The top down approach consist in starting with a global number and reducing it pro-rata. In our case we would start with the value of UK office furniture market which AMA Research estimates to be around £650m and then do a pro-rata on this number using the number of businesses in our delivery area x their number of employees / total number of people employed in the UK. Once again the number of employees would only be a rough proxy given all business don’t have the same furniture requirements.
When coming up with an estimate yourself it is always a good practice to test both the bottom up and top down approaches and to compare the results. If the numbers are too far away then you probably missed something or used the wrong proxy.
Once you have estimated the market size you need to explain to your reader which segment(s) of the market you view as your target market.
The target market is the type of customers you target within the market. For example if you are selling jewellery you can either be a generalist or decide to focus on the high end or the lower end of the market. This section is relevant when your market has clear segments with different drivers of demand. In my example of jewels, value for money would be one of the drivers of the lower end market whereas exclusivity and prestige would drive the high end.
Now it is time to focus on the more qualitative side of the market analysis by looking at what drives the demand.
This section is very important as it is where you show your potential investor that you have an intimate knowledge of your market. You know why they buy!
Here you need to get into the details of the drivers of demand for your product or services. One way to look at what a driver is, is to look at takeaway coffee. One of the drivers for coffee is consistency. The coffee one buys in a chain is not necessarily better than the one from the independent coffee shop next door. But if you are not from the area then you don’t know what the independent coffee shop’s coffee is worth. Whereas you know that the coffee from the chain will taste just like in every other shop of this chain. Hence most people on the move buy coffee from chains rather than independent coffee shops.
From a tactical point of view, this section is also where you need to place your competitive edge without mentioning it explicitly. In the following sections of your business plan you are going to talk about your competition and their strengths, weaknesses and market positioning before reaching the Strategy section in which you’ll explain your own market positioning. What you want to do is prepare the reader to embrace your positioning and invest in your company.
To do so you need to highlight in this section some of the drivers that your competition has not been focussing on. A quick example for an independent coffee shop surrounded by coffee chains would be to say that on top of consistency, which is relevant for people on the move, another driver for coffee shop demand is the place itself as what coffee shops sell before most is a place for people to meet. You would then present your competition. And in the Strategy section explain that you will focus on locals looking for a place to meet rather than takeaway coffee and that your differentiating factor will be the authenticity and atmosphere of your local shop.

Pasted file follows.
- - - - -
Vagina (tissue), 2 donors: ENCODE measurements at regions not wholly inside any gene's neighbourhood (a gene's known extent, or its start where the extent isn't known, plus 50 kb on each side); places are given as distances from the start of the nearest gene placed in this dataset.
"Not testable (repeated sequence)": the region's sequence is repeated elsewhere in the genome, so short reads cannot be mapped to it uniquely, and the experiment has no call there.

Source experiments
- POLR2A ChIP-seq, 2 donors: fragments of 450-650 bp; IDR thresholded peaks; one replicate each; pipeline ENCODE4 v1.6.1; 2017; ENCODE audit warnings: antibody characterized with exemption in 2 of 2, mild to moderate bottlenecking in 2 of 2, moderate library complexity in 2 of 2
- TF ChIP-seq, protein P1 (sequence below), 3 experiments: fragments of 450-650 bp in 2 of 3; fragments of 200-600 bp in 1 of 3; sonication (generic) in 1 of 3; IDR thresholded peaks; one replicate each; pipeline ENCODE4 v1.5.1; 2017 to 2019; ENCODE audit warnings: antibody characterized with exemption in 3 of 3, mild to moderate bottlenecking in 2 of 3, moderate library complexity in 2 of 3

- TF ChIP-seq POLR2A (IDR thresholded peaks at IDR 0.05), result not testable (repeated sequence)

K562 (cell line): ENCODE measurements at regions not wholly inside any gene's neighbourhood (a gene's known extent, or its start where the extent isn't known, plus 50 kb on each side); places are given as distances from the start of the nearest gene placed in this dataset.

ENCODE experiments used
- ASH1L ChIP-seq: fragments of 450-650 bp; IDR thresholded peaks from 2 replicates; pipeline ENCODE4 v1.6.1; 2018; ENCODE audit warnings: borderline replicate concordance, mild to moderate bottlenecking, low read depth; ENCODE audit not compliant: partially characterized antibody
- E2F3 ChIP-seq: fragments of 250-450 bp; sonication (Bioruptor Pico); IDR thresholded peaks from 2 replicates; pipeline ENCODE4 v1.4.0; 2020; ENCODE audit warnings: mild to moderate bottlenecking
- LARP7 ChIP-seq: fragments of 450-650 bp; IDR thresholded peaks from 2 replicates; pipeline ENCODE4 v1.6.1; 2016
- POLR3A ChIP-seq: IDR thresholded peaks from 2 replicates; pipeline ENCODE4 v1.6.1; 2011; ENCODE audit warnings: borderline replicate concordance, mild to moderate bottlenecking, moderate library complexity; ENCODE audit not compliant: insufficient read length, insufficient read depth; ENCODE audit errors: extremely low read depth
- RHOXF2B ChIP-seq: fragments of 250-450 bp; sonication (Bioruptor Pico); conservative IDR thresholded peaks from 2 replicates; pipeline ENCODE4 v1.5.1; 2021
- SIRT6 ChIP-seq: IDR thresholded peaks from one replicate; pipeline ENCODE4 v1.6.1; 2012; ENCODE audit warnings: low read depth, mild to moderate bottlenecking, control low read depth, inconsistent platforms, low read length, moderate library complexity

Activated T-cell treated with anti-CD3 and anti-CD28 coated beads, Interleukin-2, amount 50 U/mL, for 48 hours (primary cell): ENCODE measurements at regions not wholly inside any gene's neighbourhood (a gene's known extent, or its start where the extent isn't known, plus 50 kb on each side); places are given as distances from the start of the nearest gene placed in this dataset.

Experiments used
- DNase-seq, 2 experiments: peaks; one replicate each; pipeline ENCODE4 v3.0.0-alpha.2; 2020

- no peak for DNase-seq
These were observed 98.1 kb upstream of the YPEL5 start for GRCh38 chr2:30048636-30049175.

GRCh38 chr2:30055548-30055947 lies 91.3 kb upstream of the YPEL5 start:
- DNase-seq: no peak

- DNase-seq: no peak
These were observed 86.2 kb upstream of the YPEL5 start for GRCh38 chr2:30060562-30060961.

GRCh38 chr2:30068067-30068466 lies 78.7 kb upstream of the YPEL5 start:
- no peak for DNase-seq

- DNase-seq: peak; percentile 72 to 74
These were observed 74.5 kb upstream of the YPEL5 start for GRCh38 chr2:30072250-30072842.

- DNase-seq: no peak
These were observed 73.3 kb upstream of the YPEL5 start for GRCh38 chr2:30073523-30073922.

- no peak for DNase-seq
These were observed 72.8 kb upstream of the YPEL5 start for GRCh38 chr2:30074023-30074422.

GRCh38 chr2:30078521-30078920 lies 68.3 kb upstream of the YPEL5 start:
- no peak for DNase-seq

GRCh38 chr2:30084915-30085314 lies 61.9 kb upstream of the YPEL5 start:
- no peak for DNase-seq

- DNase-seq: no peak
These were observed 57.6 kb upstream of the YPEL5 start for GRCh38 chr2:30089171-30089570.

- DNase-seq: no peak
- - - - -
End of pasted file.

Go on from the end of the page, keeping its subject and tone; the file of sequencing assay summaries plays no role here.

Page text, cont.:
The aim of this section is to give a fair view of who you are competing against. You need to explain your competitors’ positioning and describe their strengths and weaknesses. You should write this part in parallel with the Competitive Edge part of the Strategy section.
The idea here is to analyse your competitors angle to the market in order to find a weakness that your company will be able to use in its own market positioning.
One way to carry the analysis is to benchmark your competitor against each of the key drivers of demand for your market (price, quality, add-on services, etc.) and present the results in a table.
Below is an example for a furniture shop in France. As you can see from the table all the actors on the market are currently focused on the low medium range of the market leaving the space free for a high end focused new player.
|Revenues||€ 750,000||N.A.||€ 1,500,000||€ 400,000
(year 1 target)
|Size||1 shop in Caen,
1 shop in Cabourg
|1 shop in Caen||3 shops in Caen||1 shop in Caen|
|Delivery||No||€ 50||Free from € 100||Free|
Barriers to Entry
This section is all about answering two questions from your investors:
- what prevents someone from opening a shop in front of yours and take 50% of your business?
- having answered the previous question what makes you think you will be successful in trying to enter this market? (start-up only)
As you would have guess barriers to entry are great. Investors love them and there is one reason for this: it protects your business from new competition!
Here are a few examples of barriers to entry:
- Investment (project that require a substantial investment)
- Technology (sophisticated technology a website is not one, knowing how to process uranium is)
- Brand (the huge marketing costs required to get to a certain level of recognition)
- Regulation (licences and concessions in particular)
- Access to resources (exclusivity with suppliers, proprietary resources)
- Access to distribution channels (exclusivity with distributors, proprietary network)